We’ll take the simple case of a sole proprietorship as opposed to publicly traded company. This business is some individual’s property, just like his home. An employment contract is an invitation by the employer to show up on his property, do some work, and receive payment. The invitee is free to decline. I do not see this as fundamentally different from an individual inviting individuals into his home for social purposes, which they are likewise free to decline. The fact that money changes hands is the business of these two people after they have agreed to meet on the owner’s property. There is no reason an individual should have any less discretion in who he extends invitations to at his business, than at his home. If said businessman were to foolishly only offer invitations to work for pay to select ethnicities, this is not force or theft against them.

Like, Rand Paul, I would support a non-discrimination policy for tax funded posts, and other public functionaries, but it is really not the government’s place to enforce morality upon citizens that does not transgress others rights. One does not have a right to a job at any particular business, any more than they have a right to walk in to a stranger’s house. To say otherwise, would give government carte blanche to enforce other moral paradigms regarding citizen’s private behavior; for example their sex partners, etc. Since we have relatively little control of what moral agenda is advanced by the ruling party of the moment, it is a wiser policy to reject government’s power to dictate morality at all.

This said, I do think Smennen has a point that Rand is dissembling somewhat by trying to obfuscate exactly what portions of the Civil Rights Act he opposes. I presume Steve’s analysis of the legal history is correct, and thus as a libertarian, I, and Rand, should indeed openly oppose the Fair Housing Act in entirety. I would stress that there exist far higher priorities though for the goal of reducing government interference. We are so far removed from an acceptable political environment, that I would hesitate to even call it progress should the FHA be repealed as a first step.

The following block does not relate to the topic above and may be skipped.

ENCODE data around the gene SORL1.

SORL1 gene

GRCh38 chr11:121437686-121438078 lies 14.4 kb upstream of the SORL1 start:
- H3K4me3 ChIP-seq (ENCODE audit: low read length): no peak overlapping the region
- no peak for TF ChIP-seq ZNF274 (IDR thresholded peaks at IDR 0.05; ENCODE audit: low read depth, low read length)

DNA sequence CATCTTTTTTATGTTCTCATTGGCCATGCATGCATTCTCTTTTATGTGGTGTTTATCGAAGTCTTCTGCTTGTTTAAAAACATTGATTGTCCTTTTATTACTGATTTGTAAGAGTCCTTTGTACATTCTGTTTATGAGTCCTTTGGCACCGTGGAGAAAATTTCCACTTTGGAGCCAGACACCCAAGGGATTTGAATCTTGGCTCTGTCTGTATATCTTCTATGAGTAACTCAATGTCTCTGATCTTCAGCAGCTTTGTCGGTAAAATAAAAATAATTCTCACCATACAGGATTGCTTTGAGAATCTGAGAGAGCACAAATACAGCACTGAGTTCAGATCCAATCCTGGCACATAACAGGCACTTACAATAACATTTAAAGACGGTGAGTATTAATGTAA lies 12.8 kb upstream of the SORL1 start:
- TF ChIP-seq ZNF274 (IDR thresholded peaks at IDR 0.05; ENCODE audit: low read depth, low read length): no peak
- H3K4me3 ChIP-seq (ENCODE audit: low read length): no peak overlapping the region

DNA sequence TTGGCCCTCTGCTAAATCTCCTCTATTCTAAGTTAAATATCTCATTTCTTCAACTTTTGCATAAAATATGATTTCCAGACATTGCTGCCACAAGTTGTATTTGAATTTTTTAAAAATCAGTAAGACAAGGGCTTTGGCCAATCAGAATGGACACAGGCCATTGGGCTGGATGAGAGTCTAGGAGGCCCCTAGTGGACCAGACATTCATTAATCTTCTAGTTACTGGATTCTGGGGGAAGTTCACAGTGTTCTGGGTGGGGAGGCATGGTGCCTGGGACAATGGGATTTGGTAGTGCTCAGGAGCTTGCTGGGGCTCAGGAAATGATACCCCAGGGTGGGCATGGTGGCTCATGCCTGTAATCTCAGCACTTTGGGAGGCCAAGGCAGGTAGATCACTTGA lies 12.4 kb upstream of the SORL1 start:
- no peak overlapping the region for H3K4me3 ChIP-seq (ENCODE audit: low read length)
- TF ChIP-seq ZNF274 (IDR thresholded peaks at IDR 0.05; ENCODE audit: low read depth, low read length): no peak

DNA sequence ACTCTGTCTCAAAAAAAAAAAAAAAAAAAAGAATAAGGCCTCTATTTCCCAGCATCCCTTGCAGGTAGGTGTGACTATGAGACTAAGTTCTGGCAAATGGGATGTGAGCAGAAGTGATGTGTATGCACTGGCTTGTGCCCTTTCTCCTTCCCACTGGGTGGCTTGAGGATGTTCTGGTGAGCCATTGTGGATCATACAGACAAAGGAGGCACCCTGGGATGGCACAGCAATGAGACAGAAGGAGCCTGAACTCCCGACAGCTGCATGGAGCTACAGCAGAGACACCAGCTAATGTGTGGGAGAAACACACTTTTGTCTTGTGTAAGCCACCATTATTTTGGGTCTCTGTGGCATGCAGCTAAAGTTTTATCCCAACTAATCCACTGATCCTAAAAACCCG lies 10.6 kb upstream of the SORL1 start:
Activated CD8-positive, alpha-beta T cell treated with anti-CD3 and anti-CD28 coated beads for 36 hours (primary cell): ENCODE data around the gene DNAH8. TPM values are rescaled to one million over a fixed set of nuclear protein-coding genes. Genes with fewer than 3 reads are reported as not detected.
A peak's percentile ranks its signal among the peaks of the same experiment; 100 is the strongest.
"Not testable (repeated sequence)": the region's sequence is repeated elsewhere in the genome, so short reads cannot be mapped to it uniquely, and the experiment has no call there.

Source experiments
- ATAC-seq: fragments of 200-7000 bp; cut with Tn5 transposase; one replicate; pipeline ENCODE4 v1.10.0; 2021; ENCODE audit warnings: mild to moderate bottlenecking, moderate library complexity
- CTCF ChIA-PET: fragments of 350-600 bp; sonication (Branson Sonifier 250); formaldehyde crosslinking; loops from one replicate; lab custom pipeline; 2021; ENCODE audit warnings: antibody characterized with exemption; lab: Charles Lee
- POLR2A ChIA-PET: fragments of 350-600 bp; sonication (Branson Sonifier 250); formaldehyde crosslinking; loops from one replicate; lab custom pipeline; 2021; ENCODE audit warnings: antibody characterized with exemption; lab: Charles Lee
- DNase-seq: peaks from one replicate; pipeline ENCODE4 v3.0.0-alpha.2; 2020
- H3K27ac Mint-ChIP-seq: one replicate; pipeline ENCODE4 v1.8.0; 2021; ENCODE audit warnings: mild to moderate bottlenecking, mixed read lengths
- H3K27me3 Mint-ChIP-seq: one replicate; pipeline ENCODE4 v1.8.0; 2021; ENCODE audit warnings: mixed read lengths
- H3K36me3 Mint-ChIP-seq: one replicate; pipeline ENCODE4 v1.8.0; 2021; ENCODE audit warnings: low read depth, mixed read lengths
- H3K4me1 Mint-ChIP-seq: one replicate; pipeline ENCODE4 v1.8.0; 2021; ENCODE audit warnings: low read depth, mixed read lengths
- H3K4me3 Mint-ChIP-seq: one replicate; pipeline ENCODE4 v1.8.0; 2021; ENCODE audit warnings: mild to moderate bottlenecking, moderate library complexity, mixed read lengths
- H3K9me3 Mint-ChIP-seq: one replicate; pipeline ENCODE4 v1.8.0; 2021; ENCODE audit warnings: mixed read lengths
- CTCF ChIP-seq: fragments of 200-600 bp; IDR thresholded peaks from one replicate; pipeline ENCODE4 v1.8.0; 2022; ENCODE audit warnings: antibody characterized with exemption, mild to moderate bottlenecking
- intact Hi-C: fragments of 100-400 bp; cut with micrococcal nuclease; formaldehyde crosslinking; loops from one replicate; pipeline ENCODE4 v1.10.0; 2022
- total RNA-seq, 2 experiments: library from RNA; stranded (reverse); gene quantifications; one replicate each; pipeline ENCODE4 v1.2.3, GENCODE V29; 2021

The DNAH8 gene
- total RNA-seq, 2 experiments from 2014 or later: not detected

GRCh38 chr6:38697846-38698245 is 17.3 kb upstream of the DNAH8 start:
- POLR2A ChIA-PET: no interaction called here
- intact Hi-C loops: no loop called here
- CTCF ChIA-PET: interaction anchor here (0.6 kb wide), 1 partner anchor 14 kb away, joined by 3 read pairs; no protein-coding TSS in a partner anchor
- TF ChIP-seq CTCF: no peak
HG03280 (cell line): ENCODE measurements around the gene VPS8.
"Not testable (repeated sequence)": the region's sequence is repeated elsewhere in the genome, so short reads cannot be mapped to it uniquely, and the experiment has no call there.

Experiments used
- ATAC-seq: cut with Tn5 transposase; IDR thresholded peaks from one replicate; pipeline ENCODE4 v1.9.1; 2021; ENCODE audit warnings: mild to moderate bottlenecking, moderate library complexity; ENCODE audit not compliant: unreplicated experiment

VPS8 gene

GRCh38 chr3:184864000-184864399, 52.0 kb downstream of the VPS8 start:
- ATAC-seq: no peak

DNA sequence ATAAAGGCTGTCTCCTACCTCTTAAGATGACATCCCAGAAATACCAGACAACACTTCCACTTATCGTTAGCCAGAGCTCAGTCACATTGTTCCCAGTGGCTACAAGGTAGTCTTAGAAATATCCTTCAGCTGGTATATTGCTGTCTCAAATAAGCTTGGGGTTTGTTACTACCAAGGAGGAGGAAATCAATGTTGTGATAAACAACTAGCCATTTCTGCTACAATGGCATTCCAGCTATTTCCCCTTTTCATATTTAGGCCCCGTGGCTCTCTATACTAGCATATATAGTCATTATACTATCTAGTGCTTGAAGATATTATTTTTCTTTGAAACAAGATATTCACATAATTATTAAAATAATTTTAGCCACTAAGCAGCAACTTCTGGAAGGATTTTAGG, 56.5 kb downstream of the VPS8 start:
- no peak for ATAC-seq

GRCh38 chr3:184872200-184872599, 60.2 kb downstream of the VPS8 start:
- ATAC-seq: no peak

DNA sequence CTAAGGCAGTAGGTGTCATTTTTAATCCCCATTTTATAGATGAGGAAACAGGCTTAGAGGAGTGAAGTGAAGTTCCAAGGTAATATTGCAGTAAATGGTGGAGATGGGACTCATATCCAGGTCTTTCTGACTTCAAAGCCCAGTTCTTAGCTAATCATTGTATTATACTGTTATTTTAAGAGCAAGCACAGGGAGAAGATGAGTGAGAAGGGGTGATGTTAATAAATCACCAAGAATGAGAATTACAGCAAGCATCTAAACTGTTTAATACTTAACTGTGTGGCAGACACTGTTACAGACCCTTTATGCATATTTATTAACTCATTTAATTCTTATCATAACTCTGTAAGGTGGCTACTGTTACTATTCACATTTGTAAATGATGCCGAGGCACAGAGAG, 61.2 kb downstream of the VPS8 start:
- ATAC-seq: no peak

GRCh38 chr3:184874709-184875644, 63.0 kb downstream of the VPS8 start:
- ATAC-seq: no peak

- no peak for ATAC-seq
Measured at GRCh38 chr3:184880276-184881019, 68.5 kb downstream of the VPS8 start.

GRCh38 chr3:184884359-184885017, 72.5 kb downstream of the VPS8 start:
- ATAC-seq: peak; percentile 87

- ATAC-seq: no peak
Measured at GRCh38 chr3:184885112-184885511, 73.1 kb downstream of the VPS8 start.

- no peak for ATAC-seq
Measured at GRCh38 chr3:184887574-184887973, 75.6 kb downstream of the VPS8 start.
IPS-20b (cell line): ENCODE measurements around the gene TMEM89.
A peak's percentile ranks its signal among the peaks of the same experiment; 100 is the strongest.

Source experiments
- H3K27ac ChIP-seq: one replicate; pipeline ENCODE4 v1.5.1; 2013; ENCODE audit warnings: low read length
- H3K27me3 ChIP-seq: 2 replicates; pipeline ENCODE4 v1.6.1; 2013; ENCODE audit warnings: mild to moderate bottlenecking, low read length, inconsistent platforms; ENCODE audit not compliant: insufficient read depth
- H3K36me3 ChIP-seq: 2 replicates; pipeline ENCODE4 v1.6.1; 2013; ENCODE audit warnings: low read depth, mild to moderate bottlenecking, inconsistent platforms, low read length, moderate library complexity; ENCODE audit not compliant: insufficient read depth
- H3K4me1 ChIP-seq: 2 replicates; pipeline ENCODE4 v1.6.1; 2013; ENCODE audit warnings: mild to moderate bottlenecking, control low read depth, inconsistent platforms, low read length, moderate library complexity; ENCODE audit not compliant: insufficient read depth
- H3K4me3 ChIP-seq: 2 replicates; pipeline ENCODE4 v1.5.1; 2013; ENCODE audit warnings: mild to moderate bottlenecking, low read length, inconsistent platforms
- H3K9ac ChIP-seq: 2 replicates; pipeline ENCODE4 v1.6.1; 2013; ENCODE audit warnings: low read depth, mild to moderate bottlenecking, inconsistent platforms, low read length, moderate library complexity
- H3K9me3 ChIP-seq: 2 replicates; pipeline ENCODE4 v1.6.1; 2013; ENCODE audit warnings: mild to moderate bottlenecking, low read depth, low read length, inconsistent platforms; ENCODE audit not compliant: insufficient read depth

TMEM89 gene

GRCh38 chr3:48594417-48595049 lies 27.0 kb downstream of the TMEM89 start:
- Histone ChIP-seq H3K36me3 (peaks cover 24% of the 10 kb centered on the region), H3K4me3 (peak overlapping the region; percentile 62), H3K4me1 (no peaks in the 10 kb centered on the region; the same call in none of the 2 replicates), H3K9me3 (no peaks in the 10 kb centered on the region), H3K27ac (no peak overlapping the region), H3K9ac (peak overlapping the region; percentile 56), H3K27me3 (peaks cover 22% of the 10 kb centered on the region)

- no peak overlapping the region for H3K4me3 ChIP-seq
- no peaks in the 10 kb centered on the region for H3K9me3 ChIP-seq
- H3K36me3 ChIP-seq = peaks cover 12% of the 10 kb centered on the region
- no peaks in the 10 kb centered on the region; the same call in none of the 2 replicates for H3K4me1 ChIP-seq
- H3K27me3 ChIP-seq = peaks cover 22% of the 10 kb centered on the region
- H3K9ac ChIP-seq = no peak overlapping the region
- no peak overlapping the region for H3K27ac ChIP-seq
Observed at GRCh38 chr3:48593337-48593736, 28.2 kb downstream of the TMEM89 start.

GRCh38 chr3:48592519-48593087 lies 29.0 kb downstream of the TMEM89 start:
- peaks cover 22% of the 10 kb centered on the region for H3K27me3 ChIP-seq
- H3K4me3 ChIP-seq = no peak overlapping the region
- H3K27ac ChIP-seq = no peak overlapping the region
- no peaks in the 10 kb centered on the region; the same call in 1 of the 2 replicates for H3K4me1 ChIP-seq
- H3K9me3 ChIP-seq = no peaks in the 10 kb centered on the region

Paul is in a difficult position of course, since the logical conclusion of laissez faire leads to very politically incorrect places. Rand is presenting himself as more mainstream than his father, which is hard to do and remain ideologically consistent. I sincerely hope he does not give in to populism. Still, Rand Paul is undeniably a step in the right direction.

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Henry Hazlitt"[T]he whole of economics can be reduced to a single lesson, and that lesson can be reduced to a single sentence. The art of economics consists in looking not merely at the immediate but at the longer effects of any act or policy; it consists in tracing the consequences of that policy not merely for one group but for all groups."
Henry Hazlitt, Economics in One Lesson